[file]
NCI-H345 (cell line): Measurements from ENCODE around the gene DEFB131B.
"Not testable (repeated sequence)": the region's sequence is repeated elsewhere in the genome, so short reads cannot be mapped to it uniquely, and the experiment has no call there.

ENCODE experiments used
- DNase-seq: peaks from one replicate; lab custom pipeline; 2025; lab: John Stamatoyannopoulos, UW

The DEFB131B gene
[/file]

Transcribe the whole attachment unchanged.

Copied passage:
NCI-H345 (cell line): Measurements from ENCODE around the gene DEFB131B.
"Not testable (repeated sequence)": the region's sequence is repeated elsewhere in the genome, so short reads cannot be mapped to it uniquely, and the experiment has no call there.

ENCODE experiments used
- DNase-seq: peaks from one replicate; lab custom pipeline; 2025; lab: John Stamatoyannopoulos, UW

The DEFB131B gene